On your home for example you might test several headline variations and measure their performance in terms of bounce rate - lower being better of course. Meanwhile, on a landing page you might test variations of the call to action, in which case, conversions will almost certainly be the most appropriate metric to measure.


The duration of your test should be whatever it takes for you to get statistical confidence in the result. We don’t expect you to calculate confidence of course, but you do need to ask yourself 'If I perform this test again, for the same duration, another time, would I be likely to get a very different result'. If the answer is yes, then you probably need to change the duration.

By running A/B tests for a month (or more) in a month when website traffic is 'normal' you remove much of the deviation that could come from different times of day, different days of the week and different times of the month (like month-end and pay day). This should be enough to make most test results conclusive and reliable.

Your test rig

There are a number of ways you can run A/B tests on your site.

Paid solutions

Paid solutions include Optimisely, Wingify and Unbounce - the latter being more aimed at landing page optimisation. Each offers easy-to-use, visual A/B test creation and could be perfect for you if you don’t have access to development resources or your website's back-end.

The free solution

If you do have the resources or the skills however, you can do as we do and create your A/B tests for free in Google Analytics.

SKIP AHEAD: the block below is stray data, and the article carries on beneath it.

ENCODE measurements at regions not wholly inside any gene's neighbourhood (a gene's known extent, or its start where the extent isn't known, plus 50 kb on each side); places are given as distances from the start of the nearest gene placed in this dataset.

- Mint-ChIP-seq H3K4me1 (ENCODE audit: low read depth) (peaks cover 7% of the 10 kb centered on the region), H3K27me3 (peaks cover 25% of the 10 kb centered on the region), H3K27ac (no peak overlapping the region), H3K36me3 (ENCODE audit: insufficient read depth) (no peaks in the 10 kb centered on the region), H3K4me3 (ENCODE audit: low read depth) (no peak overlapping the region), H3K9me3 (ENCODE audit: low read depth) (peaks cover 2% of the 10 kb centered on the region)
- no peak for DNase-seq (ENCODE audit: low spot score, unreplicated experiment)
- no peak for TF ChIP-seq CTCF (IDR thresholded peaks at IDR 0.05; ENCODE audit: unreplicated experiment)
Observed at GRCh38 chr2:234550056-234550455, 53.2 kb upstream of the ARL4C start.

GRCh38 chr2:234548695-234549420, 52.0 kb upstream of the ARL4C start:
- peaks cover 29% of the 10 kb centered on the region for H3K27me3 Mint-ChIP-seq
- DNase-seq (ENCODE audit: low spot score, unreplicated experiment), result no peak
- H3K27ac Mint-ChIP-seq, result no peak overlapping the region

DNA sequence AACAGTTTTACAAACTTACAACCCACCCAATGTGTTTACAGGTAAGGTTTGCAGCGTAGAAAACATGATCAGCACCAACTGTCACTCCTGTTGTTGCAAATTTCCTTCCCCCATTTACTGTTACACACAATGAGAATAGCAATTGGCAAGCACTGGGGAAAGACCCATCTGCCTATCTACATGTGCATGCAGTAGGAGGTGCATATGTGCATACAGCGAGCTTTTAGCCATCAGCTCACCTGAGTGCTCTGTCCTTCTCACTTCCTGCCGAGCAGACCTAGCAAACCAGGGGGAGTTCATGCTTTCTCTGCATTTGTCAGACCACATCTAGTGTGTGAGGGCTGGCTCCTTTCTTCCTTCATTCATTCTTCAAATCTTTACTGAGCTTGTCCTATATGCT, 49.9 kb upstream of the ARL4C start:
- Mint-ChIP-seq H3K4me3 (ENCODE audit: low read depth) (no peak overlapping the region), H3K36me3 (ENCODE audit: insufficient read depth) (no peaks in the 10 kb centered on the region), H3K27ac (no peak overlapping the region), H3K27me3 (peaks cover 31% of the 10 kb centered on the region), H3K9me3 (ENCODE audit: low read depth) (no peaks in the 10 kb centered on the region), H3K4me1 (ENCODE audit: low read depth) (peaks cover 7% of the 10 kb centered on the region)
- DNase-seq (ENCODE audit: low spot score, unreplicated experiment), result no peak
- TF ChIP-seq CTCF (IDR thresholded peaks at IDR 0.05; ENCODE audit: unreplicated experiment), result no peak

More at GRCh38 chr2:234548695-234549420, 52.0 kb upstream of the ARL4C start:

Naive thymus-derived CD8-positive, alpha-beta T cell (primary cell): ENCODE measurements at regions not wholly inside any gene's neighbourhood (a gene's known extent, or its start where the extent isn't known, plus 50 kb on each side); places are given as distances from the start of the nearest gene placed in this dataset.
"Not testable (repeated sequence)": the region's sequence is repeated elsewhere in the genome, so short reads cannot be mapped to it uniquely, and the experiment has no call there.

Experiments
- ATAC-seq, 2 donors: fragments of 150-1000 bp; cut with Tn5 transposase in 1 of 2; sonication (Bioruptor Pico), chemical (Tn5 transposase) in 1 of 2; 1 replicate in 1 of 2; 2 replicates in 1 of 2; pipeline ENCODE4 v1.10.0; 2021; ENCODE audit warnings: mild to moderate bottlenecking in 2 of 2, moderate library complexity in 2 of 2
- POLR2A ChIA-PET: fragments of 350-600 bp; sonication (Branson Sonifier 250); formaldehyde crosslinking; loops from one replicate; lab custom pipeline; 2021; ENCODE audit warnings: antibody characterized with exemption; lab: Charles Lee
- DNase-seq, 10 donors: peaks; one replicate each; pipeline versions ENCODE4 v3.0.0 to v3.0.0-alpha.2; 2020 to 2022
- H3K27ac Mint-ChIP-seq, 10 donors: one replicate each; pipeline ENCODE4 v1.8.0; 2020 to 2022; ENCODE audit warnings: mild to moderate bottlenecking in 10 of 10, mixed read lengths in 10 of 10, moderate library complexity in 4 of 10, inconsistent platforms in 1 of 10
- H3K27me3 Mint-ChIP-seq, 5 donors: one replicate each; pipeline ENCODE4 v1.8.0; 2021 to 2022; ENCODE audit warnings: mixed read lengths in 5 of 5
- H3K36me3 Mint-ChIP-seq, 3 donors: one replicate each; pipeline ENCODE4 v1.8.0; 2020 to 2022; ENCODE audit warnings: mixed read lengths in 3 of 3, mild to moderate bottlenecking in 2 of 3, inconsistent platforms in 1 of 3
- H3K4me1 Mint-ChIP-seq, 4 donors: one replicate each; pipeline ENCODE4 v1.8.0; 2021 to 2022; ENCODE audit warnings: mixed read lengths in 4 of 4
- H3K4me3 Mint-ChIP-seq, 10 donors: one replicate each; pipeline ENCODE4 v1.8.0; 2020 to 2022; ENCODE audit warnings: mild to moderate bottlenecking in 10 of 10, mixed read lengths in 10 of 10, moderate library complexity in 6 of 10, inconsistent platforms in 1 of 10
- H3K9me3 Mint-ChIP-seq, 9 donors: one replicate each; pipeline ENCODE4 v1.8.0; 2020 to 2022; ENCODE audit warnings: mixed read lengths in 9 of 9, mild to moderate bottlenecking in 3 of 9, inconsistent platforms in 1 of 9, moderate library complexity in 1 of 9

Google Content Experiments

In Analytics, A/B tests are called 'Experiments' and you will find them under the 'Behaviour' menu.

Running Google Behaviour Experiments on your site calls for the following:

  • Google Analytics tracking operational on your website
  • Visible pages for each variation being tested
  • An additional 'experiment code' in the head of the original page - also known as the control page

During the set-up process you will be asked to:

  • Name your test
  • Specify the objective - the metric to be measured
  • Set the percentage of traffic to test - normally this should be 100% to achieve confidence as quickly as possible
  • Enter the URLs of the original page and the test variations

Google experiment advanced options

After you set the percentage of traffic to test, expand the Advanced Options and change the 'Distribute traffic evenly across all variations' settings to Yes. If you don’t do this, Google will determine how much traffic each variation receives and your results will be biased towards one. For a fair test you want each variation to receive the same amount of traffic.

Finally you will be give the experiment code to install on the original page and you will be good to go.

Finding the winner

After the test has run for the duration you opted for, head back into Google Analytics or your paid solution and check the results of your test. The winner should be obvious.

Google experiment results

In Google Analytics the performance of each variation is compared to the original and the result display as a percentage alongside a green or a red arrow.

Once you know which variation was the winner, add it to the original and plan your next test.